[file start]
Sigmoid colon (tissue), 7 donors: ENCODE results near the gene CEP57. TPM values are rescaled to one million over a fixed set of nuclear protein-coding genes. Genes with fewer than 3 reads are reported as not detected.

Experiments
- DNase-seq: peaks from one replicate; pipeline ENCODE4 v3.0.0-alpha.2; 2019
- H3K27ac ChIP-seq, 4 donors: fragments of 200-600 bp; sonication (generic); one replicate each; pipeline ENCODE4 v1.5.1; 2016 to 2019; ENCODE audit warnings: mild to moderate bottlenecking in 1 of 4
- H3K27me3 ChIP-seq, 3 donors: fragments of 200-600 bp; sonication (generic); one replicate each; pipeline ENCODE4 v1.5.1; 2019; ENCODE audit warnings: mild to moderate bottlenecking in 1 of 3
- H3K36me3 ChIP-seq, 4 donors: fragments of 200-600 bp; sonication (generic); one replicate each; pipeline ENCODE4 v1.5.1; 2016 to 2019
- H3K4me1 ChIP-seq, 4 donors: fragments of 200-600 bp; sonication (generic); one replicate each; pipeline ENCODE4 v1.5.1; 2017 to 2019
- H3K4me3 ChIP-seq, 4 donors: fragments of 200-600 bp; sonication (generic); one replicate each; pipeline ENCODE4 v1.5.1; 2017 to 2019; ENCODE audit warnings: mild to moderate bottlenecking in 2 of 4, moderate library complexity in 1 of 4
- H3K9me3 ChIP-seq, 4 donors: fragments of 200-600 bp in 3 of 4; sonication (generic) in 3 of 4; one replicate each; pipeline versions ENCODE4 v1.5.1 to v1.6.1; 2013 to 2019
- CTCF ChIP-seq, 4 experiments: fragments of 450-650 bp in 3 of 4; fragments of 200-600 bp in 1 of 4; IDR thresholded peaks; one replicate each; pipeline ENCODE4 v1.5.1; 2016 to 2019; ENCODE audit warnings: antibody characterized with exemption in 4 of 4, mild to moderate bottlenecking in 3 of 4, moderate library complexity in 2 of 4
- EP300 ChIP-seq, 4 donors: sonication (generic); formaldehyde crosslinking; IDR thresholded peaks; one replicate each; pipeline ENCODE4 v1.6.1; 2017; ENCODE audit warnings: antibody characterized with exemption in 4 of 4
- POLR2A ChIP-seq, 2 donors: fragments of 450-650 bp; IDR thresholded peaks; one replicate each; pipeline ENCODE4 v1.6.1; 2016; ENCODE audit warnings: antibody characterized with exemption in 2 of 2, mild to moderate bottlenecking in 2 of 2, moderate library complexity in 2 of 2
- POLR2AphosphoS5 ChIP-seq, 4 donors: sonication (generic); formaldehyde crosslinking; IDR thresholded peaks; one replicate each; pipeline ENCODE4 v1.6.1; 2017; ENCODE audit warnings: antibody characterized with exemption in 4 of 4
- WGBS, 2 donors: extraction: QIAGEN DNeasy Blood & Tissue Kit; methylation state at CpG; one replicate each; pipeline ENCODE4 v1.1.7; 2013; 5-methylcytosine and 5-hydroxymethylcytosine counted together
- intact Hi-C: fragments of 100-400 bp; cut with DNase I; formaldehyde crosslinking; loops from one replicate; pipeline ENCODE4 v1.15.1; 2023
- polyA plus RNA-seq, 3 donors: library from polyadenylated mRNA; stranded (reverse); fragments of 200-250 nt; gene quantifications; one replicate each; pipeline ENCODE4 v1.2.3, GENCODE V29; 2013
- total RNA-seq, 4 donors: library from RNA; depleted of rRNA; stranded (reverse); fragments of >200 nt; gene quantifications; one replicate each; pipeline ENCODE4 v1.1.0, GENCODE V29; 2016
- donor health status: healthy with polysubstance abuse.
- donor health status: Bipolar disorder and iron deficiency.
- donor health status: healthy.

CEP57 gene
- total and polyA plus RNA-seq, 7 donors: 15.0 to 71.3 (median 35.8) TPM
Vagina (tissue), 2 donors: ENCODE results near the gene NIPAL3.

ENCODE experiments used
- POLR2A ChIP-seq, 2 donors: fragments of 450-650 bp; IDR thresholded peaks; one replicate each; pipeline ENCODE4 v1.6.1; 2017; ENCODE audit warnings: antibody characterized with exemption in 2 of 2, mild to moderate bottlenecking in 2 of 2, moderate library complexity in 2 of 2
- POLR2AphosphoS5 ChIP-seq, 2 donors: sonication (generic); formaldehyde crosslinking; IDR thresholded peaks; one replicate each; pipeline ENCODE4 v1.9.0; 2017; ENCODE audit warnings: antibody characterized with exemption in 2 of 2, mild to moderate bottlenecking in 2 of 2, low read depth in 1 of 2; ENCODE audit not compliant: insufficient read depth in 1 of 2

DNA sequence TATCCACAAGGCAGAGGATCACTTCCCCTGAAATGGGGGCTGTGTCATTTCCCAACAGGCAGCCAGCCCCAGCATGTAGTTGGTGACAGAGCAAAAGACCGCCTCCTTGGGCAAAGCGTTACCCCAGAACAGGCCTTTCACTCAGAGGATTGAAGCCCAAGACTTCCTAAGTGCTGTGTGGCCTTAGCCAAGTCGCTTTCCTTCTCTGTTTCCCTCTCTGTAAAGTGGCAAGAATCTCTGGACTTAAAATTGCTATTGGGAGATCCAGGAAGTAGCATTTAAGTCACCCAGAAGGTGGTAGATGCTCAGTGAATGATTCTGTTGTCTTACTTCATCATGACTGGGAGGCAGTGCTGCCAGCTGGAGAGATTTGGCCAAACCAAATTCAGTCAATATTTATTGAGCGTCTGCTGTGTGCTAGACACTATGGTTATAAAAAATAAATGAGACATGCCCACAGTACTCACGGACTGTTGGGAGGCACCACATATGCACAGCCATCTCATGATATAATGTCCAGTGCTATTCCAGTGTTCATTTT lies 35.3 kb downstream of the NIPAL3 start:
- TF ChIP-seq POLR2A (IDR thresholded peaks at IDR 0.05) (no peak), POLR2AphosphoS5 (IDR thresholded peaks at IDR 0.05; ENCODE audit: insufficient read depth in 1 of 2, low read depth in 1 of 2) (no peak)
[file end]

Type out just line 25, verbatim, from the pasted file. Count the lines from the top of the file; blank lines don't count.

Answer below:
- POLR2A ChIP-seq, 2 donors: fragments of 450-650 bp; IDR thresholded peaks; one replicate each; pipeline ENCODE4 v1.6.1; 2017; ENCODE audit warnings: antibody characterized with exemption in 2 of 2, mild to moderate bottlenecking in 2 of 2, moderate library complexity in 2 of 2